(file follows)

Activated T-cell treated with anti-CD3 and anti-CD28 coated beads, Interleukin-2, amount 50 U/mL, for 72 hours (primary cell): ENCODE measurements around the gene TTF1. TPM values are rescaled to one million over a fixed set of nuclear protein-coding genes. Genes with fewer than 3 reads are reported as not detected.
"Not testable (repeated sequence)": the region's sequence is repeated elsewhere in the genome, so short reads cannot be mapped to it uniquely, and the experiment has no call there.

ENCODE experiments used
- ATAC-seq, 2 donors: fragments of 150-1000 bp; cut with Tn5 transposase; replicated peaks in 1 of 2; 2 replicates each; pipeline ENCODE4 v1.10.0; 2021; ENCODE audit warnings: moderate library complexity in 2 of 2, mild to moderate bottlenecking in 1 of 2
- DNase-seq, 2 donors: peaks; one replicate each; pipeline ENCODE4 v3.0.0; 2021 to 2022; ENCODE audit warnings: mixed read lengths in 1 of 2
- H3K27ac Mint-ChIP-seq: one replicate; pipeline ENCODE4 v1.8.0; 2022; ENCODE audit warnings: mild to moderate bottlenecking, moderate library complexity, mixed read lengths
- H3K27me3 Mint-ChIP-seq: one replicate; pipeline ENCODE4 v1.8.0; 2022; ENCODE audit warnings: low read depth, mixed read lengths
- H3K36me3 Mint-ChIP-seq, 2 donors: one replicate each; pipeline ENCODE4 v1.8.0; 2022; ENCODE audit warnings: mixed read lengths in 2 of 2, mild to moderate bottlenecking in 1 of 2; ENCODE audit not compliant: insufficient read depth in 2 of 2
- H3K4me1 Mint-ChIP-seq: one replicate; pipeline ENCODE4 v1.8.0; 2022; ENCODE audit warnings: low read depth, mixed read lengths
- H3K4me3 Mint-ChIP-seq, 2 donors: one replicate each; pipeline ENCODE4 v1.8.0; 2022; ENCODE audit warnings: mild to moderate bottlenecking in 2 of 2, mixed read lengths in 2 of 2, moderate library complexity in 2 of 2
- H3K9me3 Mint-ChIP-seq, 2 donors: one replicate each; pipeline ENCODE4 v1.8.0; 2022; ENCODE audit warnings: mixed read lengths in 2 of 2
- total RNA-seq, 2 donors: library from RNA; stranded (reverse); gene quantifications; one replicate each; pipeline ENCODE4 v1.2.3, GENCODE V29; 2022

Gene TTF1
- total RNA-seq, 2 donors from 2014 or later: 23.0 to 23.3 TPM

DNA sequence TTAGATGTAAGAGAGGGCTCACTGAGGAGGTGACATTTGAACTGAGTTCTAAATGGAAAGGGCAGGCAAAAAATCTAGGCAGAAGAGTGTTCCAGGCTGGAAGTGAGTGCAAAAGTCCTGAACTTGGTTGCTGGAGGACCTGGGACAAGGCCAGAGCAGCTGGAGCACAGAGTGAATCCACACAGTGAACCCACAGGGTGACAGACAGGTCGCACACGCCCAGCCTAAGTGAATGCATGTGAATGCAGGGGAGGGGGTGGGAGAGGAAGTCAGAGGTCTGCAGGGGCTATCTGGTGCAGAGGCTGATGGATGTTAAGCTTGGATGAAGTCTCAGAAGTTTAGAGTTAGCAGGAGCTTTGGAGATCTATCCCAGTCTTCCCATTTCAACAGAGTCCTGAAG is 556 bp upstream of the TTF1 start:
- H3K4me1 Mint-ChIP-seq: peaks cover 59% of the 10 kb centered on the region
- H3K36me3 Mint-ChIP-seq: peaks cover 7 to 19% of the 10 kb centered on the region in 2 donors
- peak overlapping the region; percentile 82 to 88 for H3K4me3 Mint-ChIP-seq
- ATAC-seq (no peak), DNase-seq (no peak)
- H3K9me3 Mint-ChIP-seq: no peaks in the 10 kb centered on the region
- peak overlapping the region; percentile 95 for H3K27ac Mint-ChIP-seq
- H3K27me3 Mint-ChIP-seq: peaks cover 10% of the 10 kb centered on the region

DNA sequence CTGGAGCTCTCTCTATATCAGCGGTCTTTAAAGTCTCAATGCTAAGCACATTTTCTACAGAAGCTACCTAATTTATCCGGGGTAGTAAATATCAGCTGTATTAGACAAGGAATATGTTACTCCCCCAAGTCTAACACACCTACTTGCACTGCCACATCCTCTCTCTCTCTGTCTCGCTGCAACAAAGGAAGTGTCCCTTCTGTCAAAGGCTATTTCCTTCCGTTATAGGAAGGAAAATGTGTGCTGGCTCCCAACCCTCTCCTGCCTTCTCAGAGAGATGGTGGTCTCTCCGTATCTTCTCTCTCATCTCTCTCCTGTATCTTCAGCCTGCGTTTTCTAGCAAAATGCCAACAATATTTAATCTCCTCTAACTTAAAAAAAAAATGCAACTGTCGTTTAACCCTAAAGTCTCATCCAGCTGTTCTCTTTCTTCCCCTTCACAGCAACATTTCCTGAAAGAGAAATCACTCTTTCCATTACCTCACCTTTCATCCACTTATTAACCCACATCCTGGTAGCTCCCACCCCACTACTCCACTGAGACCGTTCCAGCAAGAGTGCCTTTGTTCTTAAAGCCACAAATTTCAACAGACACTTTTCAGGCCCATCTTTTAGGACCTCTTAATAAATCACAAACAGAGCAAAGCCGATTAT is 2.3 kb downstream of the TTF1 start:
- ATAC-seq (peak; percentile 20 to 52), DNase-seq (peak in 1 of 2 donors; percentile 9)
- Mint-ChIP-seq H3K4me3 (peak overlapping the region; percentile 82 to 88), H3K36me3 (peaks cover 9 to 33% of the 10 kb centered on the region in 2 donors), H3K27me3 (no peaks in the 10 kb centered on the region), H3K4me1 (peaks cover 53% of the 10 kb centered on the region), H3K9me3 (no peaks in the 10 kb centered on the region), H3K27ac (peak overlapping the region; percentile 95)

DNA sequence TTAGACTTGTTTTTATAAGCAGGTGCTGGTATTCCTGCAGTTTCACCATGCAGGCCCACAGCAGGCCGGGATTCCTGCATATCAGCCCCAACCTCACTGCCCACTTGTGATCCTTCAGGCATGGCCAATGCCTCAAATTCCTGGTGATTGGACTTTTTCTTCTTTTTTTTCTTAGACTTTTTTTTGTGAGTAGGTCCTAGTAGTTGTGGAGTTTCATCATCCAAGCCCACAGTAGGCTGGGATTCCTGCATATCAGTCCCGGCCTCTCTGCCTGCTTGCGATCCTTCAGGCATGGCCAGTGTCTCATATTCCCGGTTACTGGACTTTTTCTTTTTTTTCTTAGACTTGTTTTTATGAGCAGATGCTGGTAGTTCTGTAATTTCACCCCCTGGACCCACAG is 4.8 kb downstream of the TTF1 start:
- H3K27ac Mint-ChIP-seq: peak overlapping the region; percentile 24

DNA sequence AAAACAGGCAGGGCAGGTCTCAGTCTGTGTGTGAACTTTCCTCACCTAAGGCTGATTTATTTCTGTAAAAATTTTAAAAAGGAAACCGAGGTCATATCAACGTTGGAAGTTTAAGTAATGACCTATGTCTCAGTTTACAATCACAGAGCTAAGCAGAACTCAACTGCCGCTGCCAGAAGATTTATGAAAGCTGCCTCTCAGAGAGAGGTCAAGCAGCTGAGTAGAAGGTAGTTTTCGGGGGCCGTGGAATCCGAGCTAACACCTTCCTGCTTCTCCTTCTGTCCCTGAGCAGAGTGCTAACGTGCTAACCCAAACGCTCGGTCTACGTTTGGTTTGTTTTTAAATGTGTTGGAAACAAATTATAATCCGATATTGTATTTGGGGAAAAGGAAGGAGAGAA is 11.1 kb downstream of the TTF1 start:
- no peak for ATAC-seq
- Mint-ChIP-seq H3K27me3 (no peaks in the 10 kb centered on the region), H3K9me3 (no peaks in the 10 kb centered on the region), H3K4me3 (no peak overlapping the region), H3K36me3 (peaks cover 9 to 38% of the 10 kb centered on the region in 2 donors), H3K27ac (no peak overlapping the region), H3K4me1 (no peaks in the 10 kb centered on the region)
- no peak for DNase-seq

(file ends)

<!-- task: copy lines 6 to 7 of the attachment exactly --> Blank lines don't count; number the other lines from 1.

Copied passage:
- H3K27ac Mint-ChIP-seq: one replicate; pipeline ENCODE4 v1.8.0; 2022; ENCODE audit warnings: mild to moderate bottlenecking, moderate library complexity, mixed read lengths
- H3K27me3 Mint-ChIP-seq: one replicate; pipeline ENCODE4 v1.8.0; 2022; ENCODE audit warnings: low read depth, mixed read lengths